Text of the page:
14. In view of the aforesaid lacunas and infirmities, we are of the opinion that it would not be safe to act on the aforesaid alleged dying declaration both oral and recorded to sustain the conviction of the appellant. Accordingly, the conviction of the appellants under Section 302/34 of the Indian Penal Code is set aside.
15. The appellants were also convicted under Section 498A of the Indian Penal Code and sentenced to suffer rigorous imprisonment for three years and to pay a fine of Rs. 1,000/- and in default to suffer rigorous imprisonment for two months. It appears after conviction since May, 2003 they are in jail and thus they have already served out the said sentence imposed upon them. Be that as it may, since the said conviction is also under challenged, we are of the opinion a decision ought to be rendered by this Court as regards to the same.
The provisions of Section 498A of the Indian Penal Code are read as follows;
498A. Whoever, being the husband or the relative of the husband of a woman, subjects such woman to cruelty shall be punished with imprisonment for a term which may extend to three years and shall also be liable to fine.
Explanation : For the purposes of this section, “cruelty” means-
(a) any wilful conduct which is of such a nature as is likely to drive the woman to commit suicide or to cause grave injury or danger to life, limb or health (whether mental or physical) of the woman; or
(b) harassment of the woman where such harassment is with a view to coercing her or any person related to her to meet any unlawful demand for any property or valuable security or is on account of failure by her or any person related to her to meet such demand.
The charge against the appellants under Sections 498A/34 of the Indian Penal Code also rests on the evidence of P.W. 1, P.W. 2, P.W. 3, P.W. 4 and P.W. 5. So far as the P.W. 1 Abdul Aziz, the father of the victim housewife is concerned although the said witness in his chief alleged about the torture upon his daughter by the accused persons but in his cross-examination he has admitted that he had no personal knowledge about the same and had learnt everything from his wife. The wife of the P.W. 1 was also examined as P.W. 4 during the trial but she had never claimed to have told anything about such torture to the prosecution witness no. 1. Thus, the evidence of P.W. 1, who has no direct knowledge about the incident of torture remains hearsay in nature and ought to be kept out of consideration. So far as the other witnesses are concerned it is the evidence of P.W. 2, 3 and 4, the two elder sisters of the victim housewife and her mother that she was subjected to torture by the appellants because they could not give the Almirah which they promise to give as dowry at the time of her marriage. The evidence of the P.W. 2 that Nagma was subjected to torture by the appellants at her matrimonial home not being stated to the police in her statement recorded under Section 161of the Code of Criminal Procedure, we are not inclined to act thereupon. However, the P.W. 2 never claimed that Nagma was tortured by her in laws as their demand for an Almirah could not have been fulfilled. The P.W. 3 admitted in her cross-examination that she has not stated to the police about the demand of Almirah by the accused persons in her statement made during the investigation. The P.W. 4, the mother of the victim housewife has also not stated to the police about the demand of Almirah as dowry by the appellants. Similarly, the only local witness P.W. 5 Ohidulla Mondal admitted in his evidence that it was not stated to the police that the father of the victim housewife told him about the torture perpetrated upon her by the appellants for demand of dowry. According to the said witness the P.W. 5, the victim housewife was kept under close door and windows and she was not allowed to speak anyone also did not find place in his statement recorded during investigation, thus his evidence in Court becomes wholly unworthy of credit. We have further found from the prosecution case although in the same house several tenants were residing but none of them nor anyone of the neighbour was examined by the prosecution to prove the charge against the appellants.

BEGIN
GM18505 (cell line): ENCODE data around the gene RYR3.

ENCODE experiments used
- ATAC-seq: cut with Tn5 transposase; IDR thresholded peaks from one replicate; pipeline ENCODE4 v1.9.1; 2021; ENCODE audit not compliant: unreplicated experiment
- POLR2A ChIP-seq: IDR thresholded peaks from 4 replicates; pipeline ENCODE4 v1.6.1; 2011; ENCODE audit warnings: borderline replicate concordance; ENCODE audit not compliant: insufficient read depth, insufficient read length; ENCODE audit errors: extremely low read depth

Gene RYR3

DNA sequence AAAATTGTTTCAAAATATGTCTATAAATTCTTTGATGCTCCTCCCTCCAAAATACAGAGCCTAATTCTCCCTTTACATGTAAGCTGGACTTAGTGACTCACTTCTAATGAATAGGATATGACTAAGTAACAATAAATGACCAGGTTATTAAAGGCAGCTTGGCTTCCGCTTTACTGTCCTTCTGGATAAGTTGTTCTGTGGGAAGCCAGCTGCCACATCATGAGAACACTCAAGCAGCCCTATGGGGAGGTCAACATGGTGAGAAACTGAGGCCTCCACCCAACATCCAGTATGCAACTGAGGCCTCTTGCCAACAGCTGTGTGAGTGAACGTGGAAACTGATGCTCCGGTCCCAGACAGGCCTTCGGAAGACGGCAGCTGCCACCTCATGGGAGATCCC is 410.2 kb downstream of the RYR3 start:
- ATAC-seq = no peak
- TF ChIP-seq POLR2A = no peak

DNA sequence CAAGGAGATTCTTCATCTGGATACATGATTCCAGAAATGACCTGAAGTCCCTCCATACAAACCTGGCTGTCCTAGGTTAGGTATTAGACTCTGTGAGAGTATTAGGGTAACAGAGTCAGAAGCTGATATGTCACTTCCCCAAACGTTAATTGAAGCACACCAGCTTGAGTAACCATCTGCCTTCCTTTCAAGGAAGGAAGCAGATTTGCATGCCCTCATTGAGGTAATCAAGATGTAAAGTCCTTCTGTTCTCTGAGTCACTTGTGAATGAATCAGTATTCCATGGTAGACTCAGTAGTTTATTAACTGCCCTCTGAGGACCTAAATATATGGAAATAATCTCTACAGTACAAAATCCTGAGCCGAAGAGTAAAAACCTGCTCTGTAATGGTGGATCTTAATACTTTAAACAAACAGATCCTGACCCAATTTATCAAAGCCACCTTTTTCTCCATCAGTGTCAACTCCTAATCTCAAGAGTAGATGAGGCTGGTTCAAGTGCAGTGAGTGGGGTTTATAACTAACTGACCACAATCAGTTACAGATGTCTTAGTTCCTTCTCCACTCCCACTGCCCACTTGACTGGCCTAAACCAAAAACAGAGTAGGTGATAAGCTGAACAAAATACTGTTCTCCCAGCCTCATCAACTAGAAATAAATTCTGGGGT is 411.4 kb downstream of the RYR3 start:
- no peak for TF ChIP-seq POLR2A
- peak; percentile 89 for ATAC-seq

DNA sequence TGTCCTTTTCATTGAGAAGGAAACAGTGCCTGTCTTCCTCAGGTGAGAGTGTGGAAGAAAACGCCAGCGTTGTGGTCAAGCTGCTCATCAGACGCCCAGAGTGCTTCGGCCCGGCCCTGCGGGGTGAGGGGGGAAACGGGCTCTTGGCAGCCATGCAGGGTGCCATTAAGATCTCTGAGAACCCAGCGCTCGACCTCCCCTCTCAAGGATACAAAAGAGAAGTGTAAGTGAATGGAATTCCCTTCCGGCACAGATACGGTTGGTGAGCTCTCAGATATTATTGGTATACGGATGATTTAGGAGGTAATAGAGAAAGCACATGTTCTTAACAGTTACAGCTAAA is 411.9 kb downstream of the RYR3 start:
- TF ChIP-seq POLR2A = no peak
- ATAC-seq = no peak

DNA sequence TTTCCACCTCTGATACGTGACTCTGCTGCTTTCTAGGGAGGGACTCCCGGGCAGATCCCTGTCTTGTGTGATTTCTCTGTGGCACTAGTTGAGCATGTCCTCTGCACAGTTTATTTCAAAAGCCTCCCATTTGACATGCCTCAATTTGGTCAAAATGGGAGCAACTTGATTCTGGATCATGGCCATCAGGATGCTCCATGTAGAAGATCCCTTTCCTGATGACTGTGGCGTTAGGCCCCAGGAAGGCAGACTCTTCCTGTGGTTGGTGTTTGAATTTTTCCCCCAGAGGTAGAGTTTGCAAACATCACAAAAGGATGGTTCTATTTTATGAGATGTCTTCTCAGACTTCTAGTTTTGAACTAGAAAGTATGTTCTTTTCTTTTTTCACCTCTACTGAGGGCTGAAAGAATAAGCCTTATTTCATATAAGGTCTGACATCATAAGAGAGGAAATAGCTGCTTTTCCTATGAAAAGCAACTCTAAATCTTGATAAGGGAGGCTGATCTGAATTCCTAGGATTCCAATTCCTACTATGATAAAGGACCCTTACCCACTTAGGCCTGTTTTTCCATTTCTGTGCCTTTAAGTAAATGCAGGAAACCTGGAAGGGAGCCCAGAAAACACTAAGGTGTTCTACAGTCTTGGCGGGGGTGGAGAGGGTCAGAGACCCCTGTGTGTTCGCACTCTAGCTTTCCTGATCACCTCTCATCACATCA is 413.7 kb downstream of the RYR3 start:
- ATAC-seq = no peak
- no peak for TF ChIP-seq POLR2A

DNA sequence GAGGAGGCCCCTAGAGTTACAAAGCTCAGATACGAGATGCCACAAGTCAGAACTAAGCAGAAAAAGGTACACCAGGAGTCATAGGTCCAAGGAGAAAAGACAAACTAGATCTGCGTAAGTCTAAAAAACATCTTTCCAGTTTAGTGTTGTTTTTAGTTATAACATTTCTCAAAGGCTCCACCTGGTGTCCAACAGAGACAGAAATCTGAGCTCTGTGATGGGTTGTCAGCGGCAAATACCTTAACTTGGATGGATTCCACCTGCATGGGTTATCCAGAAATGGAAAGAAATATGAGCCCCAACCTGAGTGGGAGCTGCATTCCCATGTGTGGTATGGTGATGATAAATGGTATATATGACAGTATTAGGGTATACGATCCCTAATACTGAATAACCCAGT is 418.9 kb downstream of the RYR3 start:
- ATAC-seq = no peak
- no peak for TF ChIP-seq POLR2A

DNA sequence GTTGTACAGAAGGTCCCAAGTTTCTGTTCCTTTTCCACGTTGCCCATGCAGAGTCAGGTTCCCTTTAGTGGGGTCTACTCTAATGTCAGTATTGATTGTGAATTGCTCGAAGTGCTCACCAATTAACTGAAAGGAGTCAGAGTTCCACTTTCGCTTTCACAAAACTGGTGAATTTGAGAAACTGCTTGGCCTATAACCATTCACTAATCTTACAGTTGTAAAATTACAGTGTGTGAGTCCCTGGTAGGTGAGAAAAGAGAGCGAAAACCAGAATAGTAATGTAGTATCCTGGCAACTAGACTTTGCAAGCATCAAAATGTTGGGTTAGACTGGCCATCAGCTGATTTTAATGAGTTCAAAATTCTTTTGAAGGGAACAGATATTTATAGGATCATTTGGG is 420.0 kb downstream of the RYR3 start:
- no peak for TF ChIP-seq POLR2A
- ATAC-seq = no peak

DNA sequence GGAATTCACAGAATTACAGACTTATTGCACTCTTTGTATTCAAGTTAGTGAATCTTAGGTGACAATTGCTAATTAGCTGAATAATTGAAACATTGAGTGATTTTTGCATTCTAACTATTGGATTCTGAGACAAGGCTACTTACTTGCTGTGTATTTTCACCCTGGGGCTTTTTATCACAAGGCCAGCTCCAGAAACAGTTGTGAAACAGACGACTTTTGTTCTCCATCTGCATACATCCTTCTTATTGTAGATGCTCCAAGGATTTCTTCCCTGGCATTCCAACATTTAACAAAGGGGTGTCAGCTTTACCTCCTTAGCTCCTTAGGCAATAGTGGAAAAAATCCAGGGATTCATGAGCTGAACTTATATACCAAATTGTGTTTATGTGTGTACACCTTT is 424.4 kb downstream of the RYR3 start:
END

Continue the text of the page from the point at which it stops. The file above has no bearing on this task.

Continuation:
Thus, we are also not inclined to sustain their conviction under Section 498A of the Indian Penal Code and same is accordingly set aside.
In the result, this appeal stands allowed and order of conviction of the appellants under Sections 302/498A/34 of the Indian Penal Code stands set aside. The appellants who are now in jail, if not wanted in connection with any other case be forthwith released from the custody.
The Office is directed to send down the Lower Court Records immediately.
(Ashim Kumar Roy, J) Pranab Kumar Chattopadhyay, J:
(Pranab Kumar Chattopadhyay, J)